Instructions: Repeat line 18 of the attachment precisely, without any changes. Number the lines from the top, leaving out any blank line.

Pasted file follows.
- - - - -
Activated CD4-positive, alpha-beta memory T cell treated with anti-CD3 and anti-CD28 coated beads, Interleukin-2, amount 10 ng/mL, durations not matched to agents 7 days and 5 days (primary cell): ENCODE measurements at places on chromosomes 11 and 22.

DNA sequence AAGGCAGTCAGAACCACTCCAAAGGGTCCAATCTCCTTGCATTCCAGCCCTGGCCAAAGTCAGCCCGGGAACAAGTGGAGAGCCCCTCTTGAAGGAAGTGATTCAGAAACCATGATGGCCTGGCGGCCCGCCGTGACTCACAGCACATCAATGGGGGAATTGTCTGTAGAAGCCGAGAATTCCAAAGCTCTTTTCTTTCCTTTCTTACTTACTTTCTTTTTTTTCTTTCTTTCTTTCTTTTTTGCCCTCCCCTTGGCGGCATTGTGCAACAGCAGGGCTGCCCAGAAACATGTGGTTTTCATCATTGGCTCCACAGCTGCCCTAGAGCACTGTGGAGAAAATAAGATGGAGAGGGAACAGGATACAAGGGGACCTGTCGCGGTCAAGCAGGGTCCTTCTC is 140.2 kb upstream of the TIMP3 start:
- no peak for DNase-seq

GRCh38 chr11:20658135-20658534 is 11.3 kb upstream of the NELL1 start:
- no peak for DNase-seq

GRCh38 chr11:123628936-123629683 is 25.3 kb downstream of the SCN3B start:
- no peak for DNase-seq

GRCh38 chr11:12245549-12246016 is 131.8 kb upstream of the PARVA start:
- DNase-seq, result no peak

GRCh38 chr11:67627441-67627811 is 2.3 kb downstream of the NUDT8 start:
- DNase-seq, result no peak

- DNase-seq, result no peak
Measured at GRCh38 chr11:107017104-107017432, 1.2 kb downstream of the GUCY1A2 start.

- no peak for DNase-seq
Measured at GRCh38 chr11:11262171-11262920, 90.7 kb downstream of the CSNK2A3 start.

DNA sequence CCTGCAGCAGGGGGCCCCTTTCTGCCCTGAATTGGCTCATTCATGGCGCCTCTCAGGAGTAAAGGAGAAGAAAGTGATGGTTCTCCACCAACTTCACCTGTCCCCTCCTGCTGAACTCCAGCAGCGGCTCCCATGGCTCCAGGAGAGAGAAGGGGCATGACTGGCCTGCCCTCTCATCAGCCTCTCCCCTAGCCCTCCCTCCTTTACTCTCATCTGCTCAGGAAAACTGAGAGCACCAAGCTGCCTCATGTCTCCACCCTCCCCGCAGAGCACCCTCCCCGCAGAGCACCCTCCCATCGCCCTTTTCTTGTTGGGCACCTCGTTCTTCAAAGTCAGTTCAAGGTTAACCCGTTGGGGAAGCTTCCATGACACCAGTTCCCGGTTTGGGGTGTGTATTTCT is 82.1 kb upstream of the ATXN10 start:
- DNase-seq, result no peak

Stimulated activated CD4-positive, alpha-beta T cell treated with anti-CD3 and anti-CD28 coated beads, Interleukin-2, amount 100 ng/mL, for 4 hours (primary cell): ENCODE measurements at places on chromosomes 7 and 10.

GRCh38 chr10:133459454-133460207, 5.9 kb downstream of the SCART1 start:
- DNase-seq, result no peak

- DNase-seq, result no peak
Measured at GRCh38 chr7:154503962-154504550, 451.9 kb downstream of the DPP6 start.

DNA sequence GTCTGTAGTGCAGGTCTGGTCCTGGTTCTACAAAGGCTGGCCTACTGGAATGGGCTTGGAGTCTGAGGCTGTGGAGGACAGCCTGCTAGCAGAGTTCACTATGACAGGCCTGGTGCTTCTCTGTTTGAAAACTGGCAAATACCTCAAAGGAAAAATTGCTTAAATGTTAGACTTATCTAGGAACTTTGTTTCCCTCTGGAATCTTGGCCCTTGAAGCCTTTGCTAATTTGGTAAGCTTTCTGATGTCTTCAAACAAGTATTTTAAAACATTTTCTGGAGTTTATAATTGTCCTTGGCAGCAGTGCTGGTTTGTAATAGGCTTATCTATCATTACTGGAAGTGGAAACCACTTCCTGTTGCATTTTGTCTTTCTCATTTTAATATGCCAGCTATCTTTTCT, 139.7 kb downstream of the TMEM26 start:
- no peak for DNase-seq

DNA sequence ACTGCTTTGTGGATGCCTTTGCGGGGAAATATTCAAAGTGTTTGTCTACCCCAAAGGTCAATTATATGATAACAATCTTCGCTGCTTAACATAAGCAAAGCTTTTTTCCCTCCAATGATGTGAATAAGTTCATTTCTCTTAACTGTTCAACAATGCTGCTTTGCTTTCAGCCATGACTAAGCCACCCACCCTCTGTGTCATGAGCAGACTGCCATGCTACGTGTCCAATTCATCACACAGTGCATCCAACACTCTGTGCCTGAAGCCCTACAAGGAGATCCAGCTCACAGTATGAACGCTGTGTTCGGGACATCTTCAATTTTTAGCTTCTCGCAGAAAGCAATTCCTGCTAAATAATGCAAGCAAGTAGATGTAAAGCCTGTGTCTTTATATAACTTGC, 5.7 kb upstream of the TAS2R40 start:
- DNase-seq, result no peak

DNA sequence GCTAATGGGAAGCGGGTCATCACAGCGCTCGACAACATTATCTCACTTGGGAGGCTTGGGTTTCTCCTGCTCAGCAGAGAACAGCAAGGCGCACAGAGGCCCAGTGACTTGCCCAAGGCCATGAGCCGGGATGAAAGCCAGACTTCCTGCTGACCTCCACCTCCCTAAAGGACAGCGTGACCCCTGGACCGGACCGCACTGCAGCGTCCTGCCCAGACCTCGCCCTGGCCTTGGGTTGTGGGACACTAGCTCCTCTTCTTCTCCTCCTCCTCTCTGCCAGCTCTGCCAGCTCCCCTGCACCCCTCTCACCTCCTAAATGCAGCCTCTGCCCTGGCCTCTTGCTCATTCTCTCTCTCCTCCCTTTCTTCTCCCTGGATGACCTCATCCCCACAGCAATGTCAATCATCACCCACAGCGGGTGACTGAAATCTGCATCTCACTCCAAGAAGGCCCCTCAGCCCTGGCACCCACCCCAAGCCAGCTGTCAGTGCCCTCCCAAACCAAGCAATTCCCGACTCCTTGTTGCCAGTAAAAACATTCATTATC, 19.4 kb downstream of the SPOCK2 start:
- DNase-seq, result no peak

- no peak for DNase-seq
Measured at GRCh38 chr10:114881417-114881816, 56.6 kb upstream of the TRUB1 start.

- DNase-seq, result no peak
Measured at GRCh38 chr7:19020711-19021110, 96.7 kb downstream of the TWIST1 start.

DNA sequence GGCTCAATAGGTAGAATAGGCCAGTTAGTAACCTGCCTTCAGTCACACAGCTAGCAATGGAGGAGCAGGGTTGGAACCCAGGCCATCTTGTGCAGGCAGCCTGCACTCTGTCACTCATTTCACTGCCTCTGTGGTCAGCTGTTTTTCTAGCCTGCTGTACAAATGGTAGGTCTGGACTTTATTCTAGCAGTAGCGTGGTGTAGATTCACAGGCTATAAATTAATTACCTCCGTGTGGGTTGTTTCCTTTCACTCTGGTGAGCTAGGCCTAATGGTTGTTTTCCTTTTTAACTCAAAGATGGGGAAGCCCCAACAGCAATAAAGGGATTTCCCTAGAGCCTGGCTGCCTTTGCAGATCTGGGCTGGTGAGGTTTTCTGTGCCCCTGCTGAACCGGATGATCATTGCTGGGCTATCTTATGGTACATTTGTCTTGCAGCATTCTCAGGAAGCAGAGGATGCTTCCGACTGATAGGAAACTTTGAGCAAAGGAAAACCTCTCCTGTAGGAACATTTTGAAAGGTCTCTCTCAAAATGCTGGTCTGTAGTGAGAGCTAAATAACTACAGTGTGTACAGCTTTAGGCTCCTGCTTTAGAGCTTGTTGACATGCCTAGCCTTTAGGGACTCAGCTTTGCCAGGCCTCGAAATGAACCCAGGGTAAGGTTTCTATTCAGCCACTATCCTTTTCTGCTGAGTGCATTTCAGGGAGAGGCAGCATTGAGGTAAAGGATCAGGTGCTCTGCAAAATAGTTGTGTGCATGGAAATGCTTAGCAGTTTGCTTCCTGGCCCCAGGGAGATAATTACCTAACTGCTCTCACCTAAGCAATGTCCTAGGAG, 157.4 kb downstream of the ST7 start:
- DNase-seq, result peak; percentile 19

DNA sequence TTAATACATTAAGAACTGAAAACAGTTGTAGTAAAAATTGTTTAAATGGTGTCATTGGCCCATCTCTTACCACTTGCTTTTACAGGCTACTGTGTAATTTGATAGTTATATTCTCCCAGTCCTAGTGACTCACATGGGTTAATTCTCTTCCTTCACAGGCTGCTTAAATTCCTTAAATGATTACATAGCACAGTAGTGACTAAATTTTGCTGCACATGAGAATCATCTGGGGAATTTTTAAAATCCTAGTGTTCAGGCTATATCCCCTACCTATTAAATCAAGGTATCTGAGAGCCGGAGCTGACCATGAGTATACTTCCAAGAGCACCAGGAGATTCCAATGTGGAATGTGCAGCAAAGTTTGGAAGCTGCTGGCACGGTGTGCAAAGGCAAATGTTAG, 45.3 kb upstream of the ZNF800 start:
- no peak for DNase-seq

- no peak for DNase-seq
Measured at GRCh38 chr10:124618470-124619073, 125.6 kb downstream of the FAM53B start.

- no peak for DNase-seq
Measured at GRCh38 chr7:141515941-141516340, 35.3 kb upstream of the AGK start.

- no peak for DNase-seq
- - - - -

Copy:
Stimulated activated CD4-positive, alpha-beta T cell treated with anti-CD3 and anti-CD28 coated beads, Interleukin-2, amount 100 ng/mL, for 4 hours (primary cell): ENCODE measurements at places on chromosomes 7 and 10.